There are UFOs in my neighborhood. Should I be concerned?

There are UFOs in my neighborhood. Should I be concerned? February 9, 2011

I’ve always been fascinated by UFOs. It may have started as a young boy, when visiting my aunt’s shore house a few miles from where I live now. She used to tell me about the “ghost lights” that appeared in the sky some nights. One night I saw one for myself, dancing against a dark sky, buy my memory is vague as I was only six or seven at the time.

Every so often I’ll pick up a book on UFOs, including one I just finished titled UFOs. Generals, Pilots, and Government Officials go on the Record. In the book, journalist and author Leslie Kean states that 95% of UFO reports are routinely dismissed for a variety of reasons, so she decides to take a closer look at the 5% that can’t be dismissed, the ones that aren’t weather balloons or atmospheric conditions, and are witnessed, as her title suggests, by people of impeccable character.

The author’s overall belief is that the US government isn’t concerned, because they don’t seem to pose a threat. After all, since reports of UFOs started booming in the 1940’s, there has a not been a single case of a UFO attack. But what does have the government concerned are the preponderance of sightings that seem to take place around military bases and nuclear power plants.

I know because the place I first saw a UFO over at my aunt’s house was on the Barnegat Bay, minutes from the Oyster Creek nuclear power plant. And apparently, the UFOs haven’t stopped visiting my area because a Google search reveals a plethora of sightings. Here’s a typical entry I found on a UFO reporting site when searching “Barnegat Bay + UFO”:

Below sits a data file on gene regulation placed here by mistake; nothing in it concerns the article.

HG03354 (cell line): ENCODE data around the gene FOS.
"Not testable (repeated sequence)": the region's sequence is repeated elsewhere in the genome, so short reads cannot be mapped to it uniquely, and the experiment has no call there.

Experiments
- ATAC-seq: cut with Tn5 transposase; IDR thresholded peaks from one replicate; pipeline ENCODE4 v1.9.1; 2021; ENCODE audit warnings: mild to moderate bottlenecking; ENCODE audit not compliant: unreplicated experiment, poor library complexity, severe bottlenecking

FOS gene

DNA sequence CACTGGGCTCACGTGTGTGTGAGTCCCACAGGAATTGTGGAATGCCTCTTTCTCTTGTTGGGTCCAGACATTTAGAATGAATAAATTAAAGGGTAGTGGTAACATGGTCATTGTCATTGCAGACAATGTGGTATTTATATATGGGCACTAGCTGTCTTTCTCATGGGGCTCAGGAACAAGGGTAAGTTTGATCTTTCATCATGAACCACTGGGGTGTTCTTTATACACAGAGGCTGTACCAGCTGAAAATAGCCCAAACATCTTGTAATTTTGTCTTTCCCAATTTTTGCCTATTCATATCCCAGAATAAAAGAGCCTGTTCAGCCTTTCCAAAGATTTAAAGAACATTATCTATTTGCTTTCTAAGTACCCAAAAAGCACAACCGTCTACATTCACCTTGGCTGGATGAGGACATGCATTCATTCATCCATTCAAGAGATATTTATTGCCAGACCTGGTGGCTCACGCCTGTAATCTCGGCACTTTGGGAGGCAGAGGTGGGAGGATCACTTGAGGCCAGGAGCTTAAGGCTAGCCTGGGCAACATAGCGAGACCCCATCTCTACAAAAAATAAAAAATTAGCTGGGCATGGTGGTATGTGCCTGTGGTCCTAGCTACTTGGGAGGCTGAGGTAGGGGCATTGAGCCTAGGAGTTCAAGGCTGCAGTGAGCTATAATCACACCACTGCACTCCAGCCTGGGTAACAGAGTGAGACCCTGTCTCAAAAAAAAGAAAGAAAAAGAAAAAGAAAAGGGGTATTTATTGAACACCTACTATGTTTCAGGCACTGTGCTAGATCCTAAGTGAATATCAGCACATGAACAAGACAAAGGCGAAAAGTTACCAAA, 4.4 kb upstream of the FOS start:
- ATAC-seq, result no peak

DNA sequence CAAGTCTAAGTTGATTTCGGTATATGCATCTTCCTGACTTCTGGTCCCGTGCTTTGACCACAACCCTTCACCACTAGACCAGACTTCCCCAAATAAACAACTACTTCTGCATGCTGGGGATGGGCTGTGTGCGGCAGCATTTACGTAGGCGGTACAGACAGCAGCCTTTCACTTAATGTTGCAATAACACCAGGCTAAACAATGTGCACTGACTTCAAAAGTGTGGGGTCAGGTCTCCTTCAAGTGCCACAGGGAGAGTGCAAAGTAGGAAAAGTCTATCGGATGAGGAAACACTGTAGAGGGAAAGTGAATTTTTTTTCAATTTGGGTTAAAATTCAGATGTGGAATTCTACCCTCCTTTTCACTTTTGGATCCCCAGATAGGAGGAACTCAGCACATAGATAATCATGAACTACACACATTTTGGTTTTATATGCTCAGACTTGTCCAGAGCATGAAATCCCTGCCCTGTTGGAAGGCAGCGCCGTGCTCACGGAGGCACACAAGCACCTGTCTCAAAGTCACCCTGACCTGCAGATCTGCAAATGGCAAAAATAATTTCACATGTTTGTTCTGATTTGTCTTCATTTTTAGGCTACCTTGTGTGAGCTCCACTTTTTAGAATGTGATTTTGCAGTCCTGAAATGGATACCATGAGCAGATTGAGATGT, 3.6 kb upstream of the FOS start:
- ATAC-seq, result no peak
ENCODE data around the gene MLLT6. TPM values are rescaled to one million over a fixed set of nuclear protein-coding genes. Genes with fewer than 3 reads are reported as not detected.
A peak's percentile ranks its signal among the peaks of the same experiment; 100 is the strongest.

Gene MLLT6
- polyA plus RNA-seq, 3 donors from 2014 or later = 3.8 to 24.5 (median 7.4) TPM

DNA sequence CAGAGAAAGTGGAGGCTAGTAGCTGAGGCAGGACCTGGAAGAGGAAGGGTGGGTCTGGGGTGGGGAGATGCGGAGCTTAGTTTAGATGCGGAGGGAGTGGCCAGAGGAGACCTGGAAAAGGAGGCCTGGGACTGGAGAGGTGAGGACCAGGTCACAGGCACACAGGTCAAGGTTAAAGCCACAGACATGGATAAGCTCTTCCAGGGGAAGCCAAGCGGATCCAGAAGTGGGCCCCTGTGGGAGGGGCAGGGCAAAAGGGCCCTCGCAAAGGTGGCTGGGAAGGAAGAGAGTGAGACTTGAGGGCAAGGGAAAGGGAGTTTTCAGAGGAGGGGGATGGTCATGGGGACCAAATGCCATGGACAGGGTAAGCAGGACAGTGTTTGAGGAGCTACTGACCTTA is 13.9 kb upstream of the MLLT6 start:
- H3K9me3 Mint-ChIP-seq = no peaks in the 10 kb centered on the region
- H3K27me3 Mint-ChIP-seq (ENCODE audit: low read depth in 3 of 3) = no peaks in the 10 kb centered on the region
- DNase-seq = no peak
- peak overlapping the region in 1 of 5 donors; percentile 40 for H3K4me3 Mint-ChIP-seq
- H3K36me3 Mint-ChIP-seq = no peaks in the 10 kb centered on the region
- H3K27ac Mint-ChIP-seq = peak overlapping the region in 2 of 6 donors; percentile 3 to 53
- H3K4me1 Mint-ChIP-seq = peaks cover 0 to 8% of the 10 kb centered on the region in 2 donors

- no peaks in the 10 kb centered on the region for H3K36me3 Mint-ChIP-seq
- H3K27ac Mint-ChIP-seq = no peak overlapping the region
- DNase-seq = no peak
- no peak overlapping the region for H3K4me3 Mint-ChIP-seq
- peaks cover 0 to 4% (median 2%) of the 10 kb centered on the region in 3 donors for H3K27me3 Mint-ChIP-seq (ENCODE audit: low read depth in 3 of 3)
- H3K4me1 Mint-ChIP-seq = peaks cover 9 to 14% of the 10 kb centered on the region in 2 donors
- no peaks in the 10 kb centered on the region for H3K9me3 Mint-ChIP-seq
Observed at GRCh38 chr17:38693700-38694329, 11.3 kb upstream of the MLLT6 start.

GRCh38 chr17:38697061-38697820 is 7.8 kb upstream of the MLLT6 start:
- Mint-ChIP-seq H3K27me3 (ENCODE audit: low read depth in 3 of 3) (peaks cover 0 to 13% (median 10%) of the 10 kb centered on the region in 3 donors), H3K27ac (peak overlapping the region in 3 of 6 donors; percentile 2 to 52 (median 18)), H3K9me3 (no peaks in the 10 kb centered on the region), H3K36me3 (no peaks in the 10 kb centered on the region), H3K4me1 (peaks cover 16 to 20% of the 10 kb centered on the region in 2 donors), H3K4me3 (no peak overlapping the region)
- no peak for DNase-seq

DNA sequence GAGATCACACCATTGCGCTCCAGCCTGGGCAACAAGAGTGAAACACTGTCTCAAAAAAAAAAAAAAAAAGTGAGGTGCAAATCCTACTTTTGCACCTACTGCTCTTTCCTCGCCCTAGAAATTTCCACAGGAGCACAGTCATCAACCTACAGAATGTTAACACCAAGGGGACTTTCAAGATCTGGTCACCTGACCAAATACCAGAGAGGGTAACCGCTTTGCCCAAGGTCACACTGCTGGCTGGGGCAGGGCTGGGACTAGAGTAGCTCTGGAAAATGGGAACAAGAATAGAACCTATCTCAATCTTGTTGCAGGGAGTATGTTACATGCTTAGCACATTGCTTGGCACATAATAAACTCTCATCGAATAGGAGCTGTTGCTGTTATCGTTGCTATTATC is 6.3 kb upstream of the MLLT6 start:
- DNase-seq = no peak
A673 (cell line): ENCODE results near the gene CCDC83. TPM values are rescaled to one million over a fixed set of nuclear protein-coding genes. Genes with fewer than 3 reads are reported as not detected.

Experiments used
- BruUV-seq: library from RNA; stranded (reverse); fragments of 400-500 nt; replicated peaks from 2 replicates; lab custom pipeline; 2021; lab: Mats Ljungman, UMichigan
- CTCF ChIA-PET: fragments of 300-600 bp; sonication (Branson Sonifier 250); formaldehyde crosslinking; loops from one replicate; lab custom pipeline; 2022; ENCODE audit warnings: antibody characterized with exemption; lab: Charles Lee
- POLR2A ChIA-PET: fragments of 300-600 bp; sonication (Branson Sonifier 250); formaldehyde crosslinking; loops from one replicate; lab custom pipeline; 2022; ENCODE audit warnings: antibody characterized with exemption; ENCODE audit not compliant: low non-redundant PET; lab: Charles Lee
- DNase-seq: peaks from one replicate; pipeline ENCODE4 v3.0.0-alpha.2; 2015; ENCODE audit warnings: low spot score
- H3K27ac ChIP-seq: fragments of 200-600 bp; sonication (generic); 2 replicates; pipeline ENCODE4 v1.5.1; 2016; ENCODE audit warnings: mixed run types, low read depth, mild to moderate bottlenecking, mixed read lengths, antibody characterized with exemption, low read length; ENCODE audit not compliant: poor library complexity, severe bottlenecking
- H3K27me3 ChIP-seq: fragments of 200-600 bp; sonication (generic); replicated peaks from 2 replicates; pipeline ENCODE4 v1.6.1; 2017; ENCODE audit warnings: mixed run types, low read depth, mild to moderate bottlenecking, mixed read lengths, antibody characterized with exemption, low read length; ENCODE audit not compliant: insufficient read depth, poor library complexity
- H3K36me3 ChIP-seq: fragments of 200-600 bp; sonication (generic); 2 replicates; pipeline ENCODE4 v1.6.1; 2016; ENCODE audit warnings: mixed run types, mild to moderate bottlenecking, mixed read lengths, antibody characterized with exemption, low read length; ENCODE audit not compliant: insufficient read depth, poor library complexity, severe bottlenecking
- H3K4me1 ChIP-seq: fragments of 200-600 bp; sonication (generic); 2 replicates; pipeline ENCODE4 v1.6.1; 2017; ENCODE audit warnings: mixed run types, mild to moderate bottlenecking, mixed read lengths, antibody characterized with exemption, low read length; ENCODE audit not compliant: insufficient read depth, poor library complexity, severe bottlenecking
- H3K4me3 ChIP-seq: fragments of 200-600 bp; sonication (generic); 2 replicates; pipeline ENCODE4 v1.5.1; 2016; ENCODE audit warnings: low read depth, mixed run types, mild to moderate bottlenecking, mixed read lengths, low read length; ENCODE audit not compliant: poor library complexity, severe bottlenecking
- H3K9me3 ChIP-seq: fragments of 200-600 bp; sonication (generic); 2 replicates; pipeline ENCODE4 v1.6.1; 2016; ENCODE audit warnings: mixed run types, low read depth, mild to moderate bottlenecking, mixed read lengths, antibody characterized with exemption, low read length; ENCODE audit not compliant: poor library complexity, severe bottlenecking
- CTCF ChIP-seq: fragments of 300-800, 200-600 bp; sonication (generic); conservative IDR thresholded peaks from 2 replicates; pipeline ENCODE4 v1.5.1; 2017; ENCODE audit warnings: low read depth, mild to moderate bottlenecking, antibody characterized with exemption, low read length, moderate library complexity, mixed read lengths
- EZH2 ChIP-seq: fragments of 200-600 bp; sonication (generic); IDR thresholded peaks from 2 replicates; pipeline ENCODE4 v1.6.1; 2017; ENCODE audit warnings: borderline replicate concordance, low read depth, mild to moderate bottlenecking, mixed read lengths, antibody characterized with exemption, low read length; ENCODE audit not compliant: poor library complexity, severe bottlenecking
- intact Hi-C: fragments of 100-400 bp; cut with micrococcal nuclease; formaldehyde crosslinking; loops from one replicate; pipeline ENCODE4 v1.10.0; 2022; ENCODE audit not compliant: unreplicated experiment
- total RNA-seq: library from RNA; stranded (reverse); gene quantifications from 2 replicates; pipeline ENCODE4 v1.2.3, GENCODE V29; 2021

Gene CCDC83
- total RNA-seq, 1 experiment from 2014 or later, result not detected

At 4 AM on June 20, 2009, I was traveling east on Michigan Avenue and could clearly observe a large extremely bright ball of light hovering above Barnegat Bay, a quarter mile west of the Barnegat Inlet. I would estimate the ball to be 80 to 100 feet wide. The object was projecting a direct reflection onto the water, and was hovering 300 to 400 feet above the water. It was the brightest light I have ever observed, At 5 AM, the object instantly vanished.

More people have seen UFOs than you might imagine, as it’s reported that 90% of sightings actually go unreported. As an example, I was at a party recently telling some friends about the Leslie Kean book, when a woman who overheard the conversation jumped in.

40 years earlier, in an undeveloped area of Toms River, NJ, she and her husband had witnessed a UFO landing in their backyard. They went outside to investigate only to have the brightly lit craft take off and disappear in little more than the blink of an eye. Not only did they not tell the police, they did not tell their children, who heard the story for the first time that night.


The fact is there are an amazing amount of UFOs spotted every day, they often just don’t make the mainstream press. But I can almost guarantee you, type in “the largest town/city near you + ufo” into a Goggle search, and you’ll find it quite enlightening. Or depending on your perspective, scary.

What are they and where might the come from? While many believe they truly are beings from another planet, in the book Angels and Aliens, author Keith Thompson posts a unique theory that UFO encounters contain mythic and legendary elements and may come from somewhere deep within our psyche. Thompson compares UFOs to visionary experiences like angelic visions, shamanic journeys and folkloric encounters with fairies.

But this all might be best summed up by an anonymous reviewer at who writes: Sometimes a UFO, with beams of light, hard cold metal, sounds, visible and physical effects on people, animals, and environment, is just that: a real, actual craft. However, it may be that the responses of witnesses, culture, society and the actions of the UFO and its occupants play out mythic scenarios. The two different settings do not cancel each other out.

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